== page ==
ST. PETERSBURG, Fla. – Cool and calm, or so it seemed.
Evan Longoria and the Tampa Bay Rays appeared perfectly at home in the playoffs with a Game 1 victory over the Chicago White Sox. The rookie said looks can be deceiving, though.
“I was nervous,” he said. “I think if you’re not nervous in this situation, you’re really not soaking in the moment.”
The All-Star third baseman homered in his first two at-bats and the surprising AL East champions were a big hit in their postseason debut, beating the White Sox 6-4 Thursday in their AL playoff opener.
“He’s always got this way about him. He’s not going to be overwhelmed by the situation. And that speaks beyond his skill level,” manager Joe Maddon said. “Obviously, his skills are very good . . . and he likes these moments in a non-cocky way. He’s just very confident.”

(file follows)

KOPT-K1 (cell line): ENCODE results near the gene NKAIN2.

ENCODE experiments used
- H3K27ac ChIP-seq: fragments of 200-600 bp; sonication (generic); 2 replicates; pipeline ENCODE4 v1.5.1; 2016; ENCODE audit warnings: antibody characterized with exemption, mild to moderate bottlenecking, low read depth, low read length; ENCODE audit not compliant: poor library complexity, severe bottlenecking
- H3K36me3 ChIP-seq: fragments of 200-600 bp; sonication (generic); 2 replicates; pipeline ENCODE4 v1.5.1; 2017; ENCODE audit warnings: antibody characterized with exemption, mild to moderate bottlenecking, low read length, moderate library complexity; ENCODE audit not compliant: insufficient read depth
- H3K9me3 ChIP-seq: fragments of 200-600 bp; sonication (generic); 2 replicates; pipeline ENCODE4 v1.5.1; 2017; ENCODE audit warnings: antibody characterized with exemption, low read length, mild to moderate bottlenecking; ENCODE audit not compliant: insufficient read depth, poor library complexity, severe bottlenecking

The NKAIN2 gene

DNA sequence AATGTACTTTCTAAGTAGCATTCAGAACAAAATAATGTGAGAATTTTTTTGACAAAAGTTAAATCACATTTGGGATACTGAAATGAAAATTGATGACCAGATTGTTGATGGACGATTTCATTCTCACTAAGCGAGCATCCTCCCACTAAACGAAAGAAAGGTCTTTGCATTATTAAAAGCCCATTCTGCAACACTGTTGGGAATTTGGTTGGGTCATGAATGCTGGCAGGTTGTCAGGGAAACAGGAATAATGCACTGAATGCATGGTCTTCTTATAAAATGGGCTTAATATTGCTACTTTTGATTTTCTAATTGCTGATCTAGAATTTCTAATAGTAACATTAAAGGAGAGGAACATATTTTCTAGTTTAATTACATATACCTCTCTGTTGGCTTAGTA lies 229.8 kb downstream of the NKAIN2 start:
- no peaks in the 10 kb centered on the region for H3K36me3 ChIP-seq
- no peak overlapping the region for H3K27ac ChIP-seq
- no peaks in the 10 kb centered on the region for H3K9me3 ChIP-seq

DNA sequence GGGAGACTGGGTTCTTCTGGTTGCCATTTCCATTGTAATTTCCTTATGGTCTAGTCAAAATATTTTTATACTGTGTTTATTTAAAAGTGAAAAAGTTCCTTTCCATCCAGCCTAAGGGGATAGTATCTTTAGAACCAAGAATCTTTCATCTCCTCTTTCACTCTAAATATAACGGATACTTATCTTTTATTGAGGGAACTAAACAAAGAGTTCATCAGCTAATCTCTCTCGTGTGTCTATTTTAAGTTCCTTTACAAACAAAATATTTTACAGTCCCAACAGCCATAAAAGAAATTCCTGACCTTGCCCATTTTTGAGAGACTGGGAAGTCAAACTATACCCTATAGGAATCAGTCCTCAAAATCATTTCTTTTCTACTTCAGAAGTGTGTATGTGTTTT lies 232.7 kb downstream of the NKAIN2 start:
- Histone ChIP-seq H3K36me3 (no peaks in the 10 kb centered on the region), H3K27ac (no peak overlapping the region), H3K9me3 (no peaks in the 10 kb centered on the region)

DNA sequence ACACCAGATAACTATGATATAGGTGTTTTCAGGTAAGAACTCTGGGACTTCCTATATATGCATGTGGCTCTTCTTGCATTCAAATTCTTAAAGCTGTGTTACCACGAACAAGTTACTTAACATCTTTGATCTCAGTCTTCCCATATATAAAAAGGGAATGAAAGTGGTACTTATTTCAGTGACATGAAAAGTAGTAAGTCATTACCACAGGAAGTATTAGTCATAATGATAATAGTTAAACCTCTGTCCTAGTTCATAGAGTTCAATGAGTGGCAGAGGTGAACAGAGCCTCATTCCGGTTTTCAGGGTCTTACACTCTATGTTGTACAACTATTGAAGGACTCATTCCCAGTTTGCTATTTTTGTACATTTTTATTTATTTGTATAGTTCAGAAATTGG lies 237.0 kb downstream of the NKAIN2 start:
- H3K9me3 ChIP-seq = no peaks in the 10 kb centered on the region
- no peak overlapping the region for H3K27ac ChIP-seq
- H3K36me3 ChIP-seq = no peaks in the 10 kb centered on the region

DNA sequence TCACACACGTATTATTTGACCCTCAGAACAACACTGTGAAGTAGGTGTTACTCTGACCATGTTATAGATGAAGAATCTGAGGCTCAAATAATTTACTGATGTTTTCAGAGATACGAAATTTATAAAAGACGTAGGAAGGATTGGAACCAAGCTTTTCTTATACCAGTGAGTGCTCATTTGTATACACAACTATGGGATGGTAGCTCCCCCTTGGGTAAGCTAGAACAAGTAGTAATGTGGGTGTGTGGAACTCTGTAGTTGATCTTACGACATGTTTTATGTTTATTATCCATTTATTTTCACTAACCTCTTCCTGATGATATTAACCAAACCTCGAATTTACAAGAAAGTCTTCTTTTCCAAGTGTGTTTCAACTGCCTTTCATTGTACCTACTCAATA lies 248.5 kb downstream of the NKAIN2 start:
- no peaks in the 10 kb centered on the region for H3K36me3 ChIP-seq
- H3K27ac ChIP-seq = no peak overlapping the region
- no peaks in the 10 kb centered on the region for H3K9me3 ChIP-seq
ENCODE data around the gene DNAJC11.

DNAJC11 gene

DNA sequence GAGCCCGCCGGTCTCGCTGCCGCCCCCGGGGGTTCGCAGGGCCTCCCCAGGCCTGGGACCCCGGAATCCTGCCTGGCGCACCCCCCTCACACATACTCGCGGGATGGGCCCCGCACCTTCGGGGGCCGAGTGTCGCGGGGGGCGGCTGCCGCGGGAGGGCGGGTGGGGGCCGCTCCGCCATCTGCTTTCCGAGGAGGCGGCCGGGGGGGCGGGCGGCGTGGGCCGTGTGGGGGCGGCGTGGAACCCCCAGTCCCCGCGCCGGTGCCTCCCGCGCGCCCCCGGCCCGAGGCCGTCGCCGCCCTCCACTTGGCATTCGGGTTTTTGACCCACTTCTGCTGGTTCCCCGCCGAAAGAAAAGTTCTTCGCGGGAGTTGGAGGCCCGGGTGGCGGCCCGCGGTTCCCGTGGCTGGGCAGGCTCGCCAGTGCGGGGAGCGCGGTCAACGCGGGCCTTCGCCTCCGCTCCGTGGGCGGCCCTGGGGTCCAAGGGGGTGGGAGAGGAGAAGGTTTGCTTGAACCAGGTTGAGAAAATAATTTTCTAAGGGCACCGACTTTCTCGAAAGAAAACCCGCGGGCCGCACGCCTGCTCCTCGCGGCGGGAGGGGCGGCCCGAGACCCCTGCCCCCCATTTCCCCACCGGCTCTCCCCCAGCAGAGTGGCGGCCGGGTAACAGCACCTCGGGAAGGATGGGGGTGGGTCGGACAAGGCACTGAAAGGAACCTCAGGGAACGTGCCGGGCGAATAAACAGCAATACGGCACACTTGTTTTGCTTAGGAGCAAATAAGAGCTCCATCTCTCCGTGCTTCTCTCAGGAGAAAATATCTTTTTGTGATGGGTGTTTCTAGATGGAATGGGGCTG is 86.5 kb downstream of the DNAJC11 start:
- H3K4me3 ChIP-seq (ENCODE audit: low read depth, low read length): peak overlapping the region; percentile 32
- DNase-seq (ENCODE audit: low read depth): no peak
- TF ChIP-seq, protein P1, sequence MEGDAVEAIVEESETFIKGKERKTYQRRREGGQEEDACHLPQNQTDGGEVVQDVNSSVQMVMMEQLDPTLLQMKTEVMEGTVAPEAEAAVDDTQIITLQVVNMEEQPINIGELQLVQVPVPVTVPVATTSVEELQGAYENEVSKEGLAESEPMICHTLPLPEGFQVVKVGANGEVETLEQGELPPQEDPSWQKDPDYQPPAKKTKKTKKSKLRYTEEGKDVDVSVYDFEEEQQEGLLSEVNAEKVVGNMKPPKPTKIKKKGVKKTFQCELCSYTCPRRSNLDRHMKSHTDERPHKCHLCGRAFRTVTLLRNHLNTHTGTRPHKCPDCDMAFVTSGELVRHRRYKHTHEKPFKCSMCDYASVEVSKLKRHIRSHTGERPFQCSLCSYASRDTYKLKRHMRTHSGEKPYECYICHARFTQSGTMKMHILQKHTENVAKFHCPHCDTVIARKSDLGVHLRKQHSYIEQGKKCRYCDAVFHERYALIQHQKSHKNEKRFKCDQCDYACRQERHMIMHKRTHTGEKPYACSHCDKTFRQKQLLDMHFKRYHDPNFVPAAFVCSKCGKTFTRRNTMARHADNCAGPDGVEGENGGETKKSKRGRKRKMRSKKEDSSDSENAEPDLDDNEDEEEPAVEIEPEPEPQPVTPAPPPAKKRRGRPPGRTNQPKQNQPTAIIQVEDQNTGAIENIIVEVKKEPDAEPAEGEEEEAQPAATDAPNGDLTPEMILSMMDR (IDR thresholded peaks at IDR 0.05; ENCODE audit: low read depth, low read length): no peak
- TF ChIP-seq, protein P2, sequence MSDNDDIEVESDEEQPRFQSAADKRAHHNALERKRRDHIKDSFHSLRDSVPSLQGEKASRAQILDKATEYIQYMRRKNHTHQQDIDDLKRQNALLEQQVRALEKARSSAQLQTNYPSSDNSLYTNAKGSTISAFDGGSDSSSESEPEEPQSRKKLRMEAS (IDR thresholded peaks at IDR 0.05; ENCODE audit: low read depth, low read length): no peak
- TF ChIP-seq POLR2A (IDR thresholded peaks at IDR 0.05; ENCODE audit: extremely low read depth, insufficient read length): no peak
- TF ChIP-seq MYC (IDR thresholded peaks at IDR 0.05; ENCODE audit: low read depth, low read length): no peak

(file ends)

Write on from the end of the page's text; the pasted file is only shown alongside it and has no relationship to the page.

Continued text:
After 10 seasons as baseball’s doormat, the Rays took AL East division with the best home record (57-24) in the majors. A lack of postseason experience was not a factor as they kept winning at Tropicana Field behind James Shields’ effective start and Grant Balfour’s testy, bases-loaded escape.
“It feels like you’re in a dream,” said Carl Crawford, who at 27 is the longest-tenured player in team history. “I’m just glad we got this first win out of the way. It was real special.”
Tampa Bay ranked near the bottom of the attendance charts this year, but The Trop rocked on this day with a sellout crowd of 35,041. Rays season-ticket holder Dick Vitale joined in the fun, waving a “We Love Longoria” placard from his first-row seat next to the visitor’s dugout.
Game 2 is at 3 p.m. Friday, when Tampa Bay’s Scott Kazmir (12-8) faces Mark Buehrle (15-12).
“We want to win both of them now. We have such an advantage at home,” Longoria said.
Chicago beat Minnesota in the AL Central tiebreaker Tuesday, and took a 3-1 lead on Dewayne Wise’s three-run homer in the third inning. But Chicago starting pitcher Javier Vazquez, who has a history of flopping in big games, could not hold it.
Longoria became the second player to homer in his first two postseason at-bats, joining one of his former minor league hitting coaches, Gary Gaetti, who did it with Minnesota in 1987.